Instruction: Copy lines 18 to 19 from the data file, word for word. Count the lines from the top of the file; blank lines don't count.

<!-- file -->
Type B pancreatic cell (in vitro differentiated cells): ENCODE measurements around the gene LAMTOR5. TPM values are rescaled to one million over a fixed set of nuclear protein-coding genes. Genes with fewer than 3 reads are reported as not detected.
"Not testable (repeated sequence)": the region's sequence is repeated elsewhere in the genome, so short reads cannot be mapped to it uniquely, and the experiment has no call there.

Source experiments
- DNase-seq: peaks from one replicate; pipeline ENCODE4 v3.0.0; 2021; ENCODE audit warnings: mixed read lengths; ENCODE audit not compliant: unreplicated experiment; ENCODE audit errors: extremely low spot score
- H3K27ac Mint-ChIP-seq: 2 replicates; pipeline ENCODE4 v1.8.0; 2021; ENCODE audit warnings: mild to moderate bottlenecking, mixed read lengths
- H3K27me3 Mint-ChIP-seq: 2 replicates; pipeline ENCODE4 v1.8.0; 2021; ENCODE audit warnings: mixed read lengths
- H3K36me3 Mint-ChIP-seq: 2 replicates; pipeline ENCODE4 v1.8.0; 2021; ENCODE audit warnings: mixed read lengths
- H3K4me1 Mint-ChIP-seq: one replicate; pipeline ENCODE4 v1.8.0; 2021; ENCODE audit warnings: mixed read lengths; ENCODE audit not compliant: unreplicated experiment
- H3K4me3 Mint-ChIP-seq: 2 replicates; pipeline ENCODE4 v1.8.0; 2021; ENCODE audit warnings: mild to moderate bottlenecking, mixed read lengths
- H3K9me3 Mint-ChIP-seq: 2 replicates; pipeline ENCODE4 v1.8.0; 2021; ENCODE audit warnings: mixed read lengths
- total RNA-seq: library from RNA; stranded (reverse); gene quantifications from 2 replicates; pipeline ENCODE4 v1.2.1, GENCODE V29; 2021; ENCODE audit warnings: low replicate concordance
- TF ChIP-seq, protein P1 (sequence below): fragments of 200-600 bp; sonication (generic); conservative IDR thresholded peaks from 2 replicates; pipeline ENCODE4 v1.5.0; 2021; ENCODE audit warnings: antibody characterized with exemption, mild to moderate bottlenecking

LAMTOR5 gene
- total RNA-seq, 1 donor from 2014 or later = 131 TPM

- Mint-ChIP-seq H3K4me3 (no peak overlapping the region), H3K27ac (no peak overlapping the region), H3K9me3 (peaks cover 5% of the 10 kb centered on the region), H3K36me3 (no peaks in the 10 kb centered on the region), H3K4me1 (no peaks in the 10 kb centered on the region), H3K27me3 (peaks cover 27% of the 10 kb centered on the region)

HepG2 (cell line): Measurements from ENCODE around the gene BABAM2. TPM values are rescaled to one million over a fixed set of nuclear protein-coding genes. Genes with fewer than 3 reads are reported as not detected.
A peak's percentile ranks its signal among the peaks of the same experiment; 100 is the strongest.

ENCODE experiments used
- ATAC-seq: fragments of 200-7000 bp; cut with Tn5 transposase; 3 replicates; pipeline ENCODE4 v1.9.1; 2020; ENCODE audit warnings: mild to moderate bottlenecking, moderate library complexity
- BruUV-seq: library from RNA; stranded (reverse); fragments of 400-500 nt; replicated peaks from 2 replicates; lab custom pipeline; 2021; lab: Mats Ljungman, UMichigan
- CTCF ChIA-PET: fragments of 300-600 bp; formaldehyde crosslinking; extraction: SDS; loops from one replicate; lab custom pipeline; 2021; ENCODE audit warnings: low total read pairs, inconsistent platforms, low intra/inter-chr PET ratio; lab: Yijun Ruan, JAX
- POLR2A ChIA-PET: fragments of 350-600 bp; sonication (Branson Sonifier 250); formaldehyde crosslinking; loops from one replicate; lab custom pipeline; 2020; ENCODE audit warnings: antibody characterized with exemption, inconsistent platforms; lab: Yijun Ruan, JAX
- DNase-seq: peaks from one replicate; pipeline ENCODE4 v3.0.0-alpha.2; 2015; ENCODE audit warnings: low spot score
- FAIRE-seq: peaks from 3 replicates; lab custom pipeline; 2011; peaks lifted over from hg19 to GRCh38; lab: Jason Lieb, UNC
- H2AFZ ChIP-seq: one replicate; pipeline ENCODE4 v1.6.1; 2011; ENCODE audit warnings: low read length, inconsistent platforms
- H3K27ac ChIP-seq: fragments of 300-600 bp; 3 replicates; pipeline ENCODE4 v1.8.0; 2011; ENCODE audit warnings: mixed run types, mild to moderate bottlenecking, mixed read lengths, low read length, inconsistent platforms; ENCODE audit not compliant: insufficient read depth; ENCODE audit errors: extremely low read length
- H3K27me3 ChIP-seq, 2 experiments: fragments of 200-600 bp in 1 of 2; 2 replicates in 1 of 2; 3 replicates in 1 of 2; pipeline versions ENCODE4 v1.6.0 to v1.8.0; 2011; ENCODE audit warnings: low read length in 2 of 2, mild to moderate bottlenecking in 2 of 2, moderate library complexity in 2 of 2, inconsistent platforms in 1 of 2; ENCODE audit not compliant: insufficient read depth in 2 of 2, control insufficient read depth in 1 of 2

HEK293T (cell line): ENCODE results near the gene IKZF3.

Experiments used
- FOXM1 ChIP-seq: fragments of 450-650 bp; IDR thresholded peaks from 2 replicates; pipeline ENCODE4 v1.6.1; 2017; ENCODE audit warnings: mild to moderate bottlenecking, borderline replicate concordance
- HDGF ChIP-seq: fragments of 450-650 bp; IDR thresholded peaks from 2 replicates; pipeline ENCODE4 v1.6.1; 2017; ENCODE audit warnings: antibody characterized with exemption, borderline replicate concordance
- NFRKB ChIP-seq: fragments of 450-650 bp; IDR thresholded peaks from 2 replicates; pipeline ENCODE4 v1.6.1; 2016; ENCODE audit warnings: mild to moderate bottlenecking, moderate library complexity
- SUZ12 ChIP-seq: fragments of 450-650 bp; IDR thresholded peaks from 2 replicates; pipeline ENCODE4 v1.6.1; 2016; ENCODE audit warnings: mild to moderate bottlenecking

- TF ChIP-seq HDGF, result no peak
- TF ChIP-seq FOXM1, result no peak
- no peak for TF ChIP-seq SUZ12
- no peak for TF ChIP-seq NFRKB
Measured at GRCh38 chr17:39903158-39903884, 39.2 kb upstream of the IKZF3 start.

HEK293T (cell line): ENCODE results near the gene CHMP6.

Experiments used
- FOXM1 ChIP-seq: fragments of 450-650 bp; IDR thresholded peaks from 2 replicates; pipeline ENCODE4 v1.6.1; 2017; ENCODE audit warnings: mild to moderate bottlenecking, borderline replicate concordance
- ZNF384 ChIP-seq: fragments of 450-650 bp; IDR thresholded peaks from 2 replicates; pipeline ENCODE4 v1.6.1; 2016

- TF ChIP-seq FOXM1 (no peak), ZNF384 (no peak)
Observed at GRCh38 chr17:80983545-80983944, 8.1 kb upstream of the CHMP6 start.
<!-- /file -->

ENCODE experiments used
- ATAC-seq: fragments of 200-7000 bp; cut with Tn5 transposase; 3 replicates; pipeline ENCODE4 v1.9.1; 2020; ENCODE audit warnings: mild to moderate bottlenecking, moderate library complexity